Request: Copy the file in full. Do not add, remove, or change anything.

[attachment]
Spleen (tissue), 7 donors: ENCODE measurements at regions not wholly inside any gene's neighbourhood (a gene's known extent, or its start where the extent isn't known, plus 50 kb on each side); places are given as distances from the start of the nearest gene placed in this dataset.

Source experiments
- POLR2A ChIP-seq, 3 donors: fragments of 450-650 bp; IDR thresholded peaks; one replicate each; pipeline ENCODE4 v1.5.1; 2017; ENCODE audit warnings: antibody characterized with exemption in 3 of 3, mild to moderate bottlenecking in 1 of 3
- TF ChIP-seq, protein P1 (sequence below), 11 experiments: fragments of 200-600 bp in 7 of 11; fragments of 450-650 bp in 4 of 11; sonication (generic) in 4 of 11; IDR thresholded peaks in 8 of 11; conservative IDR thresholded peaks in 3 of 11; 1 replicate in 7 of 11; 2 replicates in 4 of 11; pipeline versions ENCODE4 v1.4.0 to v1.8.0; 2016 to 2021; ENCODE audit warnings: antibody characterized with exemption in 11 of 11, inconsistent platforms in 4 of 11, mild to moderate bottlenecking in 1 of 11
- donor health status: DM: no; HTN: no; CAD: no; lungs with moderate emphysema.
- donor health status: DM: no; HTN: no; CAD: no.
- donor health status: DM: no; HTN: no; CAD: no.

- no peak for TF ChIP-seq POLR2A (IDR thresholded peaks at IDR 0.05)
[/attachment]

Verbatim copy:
Spleen (tissue), 7 donors: ENCODE measurements at regions not wholly inside any gene's neighbourhood (a gene's known extent, or its start where the extent isn't known, plus 50 kb on each side); places are given as distances from the start of the nearest gene placed in this dataset.

Source experiments
- POLR2A ChIP-seq, 3 donors: fragments of 450-650 bp; IDR thresholded peaks; one replicate each; pipeline ENCODE4 v1.5.1; 2017; ENCODE audit warnings: antibody characterized with exemption in 3 of 3, mild to moderate bottlenecking in 1 of 3
- TF ChIP-seq, protein P1 (sequence below), 11 experiments: fragments of 200-600 bp in 7 of 11; fragments of 450-650 bp in 4 of 11; sonication (generic) in 4 of 11; IDR thresholded peaks in 8 of 11; conservative IDR thresholded peaks in 3 of 11; 1 replicate in 7 of 11; 2 replicates in 4 of 11; pipeline versions ENCODE4 v1.4.0 to v1.8.0; 2016 to 2021; ENCODE audit warnings: antibody characterized with exemption in 11 of 11, inconsistent platforms in 4 of 11, mild to moderate bottlenecking in 1 of 11
- donor health status: DM: no; HTN: no; CAD: no; lungs with moderate emphysema.
- donor health status: DM: no; HTN: no; CAD: no.
- donor health status: DM: no; HTN: no; CAD: no.

- no peak for TF ChIP-seq POLR2A (IDR thresholded peaks at IDR 0.05)